Local Action is the Foundation of a Zero Waste Future

San Francisco community

If nothing else, read this…

Anyone who works to implement Zero Waste programs that protect human health would love to see those systems adopted at the federal and state level. But that’s not always realistic; often because the scope is too big, federal and state politics are stacked against change, or self-interested corporations use their power to interfere. So, cities, towns, and counties across the country have taken it on themselves to pass cutting edge Zero Waste ordinances. In doing so, local governments are proving that these programs protect health and the environment, save money, and create local jobs. While federal and state campaigns remain important, we can’t overlook local action!

Change at the National and State Level Can Be Slow

Draft national waste policies – including composting and labeling reform – often don’t go far enough, or they lack teeth. Strong bills, like the federal Break Free From Plastic Pollution Act and modern state Bottle Bills, are slow to pass – if they pass at all. And many of the state bills that have moved, like Extended Producer Responsibility for Packaging in California, Colorado, and Oregon, don’t contain provisions to significantly reduce plastic or other single-use packaging. In fact, some of these bills include loopholes to allow for so-called “advanced recycling” – plastic burning technologies, like pyrolysis or gasification – to count as “recycling.”

All of that to say, big Zero Waste wins at the federal and state level are few and far between. And with weak legislation that allows for loopholes like “advanced recycling,” some of the laws being passed may actually being doing more harm than good.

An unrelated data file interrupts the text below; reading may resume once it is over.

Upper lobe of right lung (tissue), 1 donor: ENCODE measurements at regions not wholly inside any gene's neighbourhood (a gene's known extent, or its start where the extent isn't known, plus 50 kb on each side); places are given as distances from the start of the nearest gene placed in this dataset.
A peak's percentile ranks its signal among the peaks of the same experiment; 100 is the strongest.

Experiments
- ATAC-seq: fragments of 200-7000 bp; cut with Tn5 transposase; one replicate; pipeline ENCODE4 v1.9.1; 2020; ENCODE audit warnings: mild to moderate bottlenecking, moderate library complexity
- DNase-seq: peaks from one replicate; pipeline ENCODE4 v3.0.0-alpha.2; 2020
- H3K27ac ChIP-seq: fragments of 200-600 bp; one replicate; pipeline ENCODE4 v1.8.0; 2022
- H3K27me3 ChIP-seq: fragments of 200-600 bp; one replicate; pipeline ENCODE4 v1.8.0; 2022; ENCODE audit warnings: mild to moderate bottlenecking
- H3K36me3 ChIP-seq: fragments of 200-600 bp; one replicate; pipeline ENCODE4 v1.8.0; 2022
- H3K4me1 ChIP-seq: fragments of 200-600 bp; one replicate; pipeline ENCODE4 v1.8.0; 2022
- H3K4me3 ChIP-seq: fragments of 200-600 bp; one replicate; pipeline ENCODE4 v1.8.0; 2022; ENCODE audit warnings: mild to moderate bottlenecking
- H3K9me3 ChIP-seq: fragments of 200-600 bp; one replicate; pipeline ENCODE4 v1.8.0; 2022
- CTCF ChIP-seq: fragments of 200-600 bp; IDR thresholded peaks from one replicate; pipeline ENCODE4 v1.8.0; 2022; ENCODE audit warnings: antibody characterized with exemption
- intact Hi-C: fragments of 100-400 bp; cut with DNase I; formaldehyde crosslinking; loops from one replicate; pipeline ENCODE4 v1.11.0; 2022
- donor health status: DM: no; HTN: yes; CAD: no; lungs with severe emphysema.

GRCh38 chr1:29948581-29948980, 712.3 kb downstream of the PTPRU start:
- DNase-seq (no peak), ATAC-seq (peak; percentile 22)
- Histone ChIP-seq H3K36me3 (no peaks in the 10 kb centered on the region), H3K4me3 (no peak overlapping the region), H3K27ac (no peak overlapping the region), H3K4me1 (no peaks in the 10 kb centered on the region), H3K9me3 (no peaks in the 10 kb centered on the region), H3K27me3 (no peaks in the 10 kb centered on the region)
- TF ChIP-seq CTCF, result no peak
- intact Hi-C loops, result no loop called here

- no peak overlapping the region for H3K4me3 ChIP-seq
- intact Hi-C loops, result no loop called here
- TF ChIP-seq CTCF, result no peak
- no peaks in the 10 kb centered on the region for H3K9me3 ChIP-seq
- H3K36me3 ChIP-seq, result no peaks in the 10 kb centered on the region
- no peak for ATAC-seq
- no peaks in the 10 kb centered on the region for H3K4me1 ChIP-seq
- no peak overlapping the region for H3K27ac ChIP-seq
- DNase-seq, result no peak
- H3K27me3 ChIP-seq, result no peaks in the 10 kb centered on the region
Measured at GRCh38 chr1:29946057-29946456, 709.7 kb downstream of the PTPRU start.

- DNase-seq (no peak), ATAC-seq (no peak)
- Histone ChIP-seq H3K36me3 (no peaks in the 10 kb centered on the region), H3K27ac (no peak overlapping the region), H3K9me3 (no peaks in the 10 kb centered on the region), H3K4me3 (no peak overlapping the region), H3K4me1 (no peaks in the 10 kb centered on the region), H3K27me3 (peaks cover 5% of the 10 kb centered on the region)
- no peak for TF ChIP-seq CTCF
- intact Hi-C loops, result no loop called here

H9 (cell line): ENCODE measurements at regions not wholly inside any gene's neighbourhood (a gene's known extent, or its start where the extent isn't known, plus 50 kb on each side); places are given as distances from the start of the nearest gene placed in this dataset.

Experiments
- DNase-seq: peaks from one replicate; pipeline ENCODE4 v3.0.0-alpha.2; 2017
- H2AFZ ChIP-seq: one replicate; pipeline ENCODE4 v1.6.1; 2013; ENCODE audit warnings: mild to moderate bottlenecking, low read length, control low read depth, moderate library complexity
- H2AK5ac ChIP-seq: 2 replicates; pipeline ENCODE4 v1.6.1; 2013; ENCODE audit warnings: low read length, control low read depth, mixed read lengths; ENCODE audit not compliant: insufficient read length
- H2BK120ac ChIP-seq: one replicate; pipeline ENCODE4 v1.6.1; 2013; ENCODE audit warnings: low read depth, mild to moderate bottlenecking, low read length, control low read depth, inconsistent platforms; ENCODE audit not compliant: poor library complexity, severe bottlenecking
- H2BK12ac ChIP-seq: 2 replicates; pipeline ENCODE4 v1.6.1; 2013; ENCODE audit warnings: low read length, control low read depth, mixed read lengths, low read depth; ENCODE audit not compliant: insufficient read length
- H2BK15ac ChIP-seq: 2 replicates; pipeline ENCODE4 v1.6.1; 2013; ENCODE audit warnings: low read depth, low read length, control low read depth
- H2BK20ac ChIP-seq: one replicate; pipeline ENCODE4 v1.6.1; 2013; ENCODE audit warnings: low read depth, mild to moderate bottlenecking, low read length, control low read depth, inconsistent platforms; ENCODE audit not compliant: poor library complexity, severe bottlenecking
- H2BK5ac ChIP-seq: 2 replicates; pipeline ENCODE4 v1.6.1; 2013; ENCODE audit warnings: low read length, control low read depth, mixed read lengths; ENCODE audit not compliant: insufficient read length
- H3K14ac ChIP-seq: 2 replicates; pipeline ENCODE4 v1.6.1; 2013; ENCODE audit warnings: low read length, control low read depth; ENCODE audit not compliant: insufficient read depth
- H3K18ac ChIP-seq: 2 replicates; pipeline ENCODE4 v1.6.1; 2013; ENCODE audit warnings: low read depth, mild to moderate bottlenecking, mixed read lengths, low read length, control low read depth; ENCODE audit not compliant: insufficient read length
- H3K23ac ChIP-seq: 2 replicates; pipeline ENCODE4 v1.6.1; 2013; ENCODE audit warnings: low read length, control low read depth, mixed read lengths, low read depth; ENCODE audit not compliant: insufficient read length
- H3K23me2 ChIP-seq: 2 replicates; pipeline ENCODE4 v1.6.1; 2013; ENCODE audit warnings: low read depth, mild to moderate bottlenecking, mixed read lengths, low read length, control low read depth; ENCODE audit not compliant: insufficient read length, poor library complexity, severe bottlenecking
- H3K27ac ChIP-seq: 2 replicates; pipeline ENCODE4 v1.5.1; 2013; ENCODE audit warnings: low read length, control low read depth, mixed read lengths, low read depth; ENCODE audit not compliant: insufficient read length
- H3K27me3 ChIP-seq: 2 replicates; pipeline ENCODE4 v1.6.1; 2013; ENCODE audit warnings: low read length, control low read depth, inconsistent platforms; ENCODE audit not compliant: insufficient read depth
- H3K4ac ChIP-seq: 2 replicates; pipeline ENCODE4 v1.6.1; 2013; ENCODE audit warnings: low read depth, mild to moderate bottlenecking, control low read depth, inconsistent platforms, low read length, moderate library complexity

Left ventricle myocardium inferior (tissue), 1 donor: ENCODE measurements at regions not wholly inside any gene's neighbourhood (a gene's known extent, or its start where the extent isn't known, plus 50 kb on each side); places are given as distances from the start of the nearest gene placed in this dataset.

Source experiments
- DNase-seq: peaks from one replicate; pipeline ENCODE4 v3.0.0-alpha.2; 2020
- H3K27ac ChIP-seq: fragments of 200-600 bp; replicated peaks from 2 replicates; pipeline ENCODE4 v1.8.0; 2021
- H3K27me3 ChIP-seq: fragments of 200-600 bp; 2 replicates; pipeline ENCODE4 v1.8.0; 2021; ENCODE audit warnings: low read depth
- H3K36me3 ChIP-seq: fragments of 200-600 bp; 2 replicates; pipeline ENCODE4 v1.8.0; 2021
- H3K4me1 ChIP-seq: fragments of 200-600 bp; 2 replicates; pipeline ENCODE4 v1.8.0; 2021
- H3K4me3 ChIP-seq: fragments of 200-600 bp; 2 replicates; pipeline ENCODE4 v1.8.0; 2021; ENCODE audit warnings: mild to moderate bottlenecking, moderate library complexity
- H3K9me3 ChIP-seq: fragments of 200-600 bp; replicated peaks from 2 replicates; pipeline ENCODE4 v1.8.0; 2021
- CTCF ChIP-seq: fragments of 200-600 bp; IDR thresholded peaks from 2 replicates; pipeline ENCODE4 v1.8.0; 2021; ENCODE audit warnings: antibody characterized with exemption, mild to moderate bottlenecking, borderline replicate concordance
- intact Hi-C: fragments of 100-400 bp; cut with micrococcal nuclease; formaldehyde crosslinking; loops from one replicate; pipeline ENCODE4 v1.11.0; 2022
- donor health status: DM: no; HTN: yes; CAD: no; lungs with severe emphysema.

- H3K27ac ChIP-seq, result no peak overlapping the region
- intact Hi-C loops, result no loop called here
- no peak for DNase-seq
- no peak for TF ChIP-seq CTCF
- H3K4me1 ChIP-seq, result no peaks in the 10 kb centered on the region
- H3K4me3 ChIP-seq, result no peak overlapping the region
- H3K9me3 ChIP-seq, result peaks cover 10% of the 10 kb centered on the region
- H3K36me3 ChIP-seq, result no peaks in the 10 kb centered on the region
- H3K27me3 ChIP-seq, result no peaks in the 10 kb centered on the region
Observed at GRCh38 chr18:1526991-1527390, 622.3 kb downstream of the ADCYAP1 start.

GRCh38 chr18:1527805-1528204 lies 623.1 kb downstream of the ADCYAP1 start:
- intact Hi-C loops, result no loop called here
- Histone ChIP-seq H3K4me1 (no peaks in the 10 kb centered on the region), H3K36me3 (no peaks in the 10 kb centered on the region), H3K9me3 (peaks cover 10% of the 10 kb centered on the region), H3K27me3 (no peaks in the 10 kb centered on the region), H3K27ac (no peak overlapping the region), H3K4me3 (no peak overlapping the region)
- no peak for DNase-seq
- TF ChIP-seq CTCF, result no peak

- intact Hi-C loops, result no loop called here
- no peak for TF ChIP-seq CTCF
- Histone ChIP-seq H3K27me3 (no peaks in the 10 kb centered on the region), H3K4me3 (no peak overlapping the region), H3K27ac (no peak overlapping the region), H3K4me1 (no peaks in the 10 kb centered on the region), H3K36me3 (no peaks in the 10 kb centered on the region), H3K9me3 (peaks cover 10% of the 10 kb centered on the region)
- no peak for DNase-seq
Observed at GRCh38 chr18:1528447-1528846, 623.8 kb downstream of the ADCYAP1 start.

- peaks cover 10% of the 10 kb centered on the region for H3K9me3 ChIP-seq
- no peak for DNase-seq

Proof of Concept – Seeing is Believing

In our democracy, state and local governments are the laboratories for new policies. It’s local action that leads to bigger and better laws being passed at the state and federal level down the road. Never has that been truer than with Zero Waste policies and programs.

Local governments were the first to ban plastic grocery bags and plastic foodware in the United States. They were also the first to mandate reusable cutlery and foodware in dining establishments. Just look at California. Communities in San Francisco were the first in the state to ban plastic grocery bags. It wasn’t until later (2014 to be exact) that California passed a statewide plastic bag ban. However, the state law contains a loophole that allows thicker plastic bags to still be used. But thanks to learnings from local bag ban ordinances that have been passed and developed in California, the state is currently considering legislation that would eliminate that loophole. Basically, local governments figure out how to do it best, and States can emulate their success.

Small businesses can serve the same function. Compost haulers and processors like O-Town Compost in Florida, Bootstrap Compost in Massachusetts, New Hampshire, and Rhode Island, and NOPE Compost Co. in Virginia, often start with a subscription model. When residents see how much of their trash can be composted (rather than landfilled or incinerated), they get hooked. These loyal customers become the grassroots advocates who support local and regional laws to institutionalize food scrap diversion programs. These programs then spur more infrastructure growth and more service providers – with larger cities (Cambridge and Boston, Massachusetts, for example) implementing food scrap collection. And all because of the example set by the local trailblazers that came before them.